The US government is withholding support for international proposals on managing Internet addresses, while it considers alternatives. At the heart of the latest debate on this thorny issue lies a proposed shift of responsibility from a US state authority to an international body.
In April a proposal for managing the structure and licensing of Internet domain names was finalised by the International Telecommunications Union (ITU), the United Nations body responsible for overseeing telecomms policies. This proposal would shift control of domain names to a Geneva-based organisation made up of national government representatives.
A US State Department representative told the ITU on 26 June that a number of options for Top Level Domain (TLD) names were being considered and the US government was not endorsing the ITU?s proposal at this time.
The ITU proposal would increase the number of TLDs - the suffixes such as .com that categorise Net addresses - and open up the now lucrative business of registering new addresses to many parties. TLDs and other Internet policies are currently overseen by the government-backed National Science Foundation in the US, which gave a sole contract to US company Network Solutions to handle name registrations until next year.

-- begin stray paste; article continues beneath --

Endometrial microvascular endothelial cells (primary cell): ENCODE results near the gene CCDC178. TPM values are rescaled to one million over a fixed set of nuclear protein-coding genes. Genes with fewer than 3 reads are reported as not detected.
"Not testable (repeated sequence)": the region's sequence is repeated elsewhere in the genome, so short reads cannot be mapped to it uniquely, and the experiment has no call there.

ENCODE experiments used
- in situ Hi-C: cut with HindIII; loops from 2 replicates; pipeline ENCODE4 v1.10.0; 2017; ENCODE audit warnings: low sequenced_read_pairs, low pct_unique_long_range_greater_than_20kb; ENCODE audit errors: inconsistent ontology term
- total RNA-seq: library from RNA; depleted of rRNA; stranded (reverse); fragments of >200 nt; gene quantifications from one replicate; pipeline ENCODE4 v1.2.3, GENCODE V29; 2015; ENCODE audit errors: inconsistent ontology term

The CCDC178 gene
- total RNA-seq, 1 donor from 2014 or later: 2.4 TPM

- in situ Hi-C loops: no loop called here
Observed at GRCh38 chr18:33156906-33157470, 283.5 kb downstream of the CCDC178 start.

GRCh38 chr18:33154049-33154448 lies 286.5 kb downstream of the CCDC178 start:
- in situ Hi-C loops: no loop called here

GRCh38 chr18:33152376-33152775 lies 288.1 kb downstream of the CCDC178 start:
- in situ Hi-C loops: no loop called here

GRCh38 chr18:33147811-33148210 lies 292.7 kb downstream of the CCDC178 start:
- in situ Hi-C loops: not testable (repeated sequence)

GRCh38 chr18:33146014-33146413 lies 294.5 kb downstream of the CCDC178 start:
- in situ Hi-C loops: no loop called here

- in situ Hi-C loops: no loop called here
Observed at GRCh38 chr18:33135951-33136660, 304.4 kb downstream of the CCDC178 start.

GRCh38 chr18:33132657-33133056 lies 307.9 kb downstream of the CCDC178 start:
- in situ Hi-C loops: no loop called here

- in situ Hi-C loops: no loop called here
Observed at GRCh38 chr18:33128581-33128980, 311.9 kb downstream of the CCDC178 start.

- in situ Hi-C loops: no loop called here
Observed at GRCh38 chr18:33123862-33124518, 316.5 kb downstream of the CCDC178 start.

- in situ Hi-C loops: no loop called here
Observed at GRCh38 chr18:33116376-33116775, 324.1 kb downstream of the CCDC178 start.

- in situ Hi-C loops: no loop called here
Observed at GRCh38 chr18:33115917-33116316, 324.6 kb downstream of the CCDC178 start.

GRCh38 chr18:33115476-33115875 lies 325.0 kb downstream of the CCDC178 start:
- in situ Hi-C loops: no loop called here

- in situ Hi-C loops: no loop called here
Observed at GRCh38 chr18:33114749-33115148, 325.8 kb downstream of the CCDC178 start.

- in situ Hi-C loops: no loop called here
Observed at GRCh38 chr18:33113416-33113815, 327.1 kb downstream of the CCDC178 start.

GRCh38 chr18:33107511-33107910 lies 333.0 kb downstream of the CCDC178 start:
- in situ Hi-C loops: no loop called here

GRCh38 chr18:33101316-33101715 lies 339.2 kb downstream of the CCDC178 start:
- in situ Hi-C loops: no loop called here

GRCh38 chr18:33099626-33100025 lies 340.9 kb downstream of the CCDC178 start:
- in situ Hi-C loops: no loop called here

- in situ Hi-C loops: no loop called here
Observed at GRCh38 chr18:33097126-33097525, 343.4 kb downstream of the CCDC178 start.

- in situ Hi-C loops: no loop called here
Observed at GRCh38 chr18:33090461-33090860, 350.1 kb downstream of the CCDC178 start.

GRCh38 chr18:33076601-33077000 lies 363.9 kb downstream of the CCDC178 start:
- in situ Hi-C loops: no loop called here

Network Solutions, along with a number of computer companies and US politicians, are opposing the shift of responsibility to the ITU-promoted body as unstable and over-bureaucratic.
?A small elitist policy group known as the IAHC (Internet Ad Hoc Committee), with motives to dictate overall Internet authority, wants to establish legal control outside the US courts, beyond the reach and appeal of most businesses,? said a statement from Network Solutions.
Now the US government?s Commerce Department has asked for public comment on the future of domain name registration. This is due to run until 18 August, making a decision on the ITU?s proposals unlikely until after that time, potentially further delaying a resolution to the issue.
BT wants to make the public switched telephone network history within eight years
Personal data being purloined by third parties via Facebook Login API
MacOS and iOS are better off apart, says CEO Tim Cook
Or they'll no longer be entitled to updates and bug patches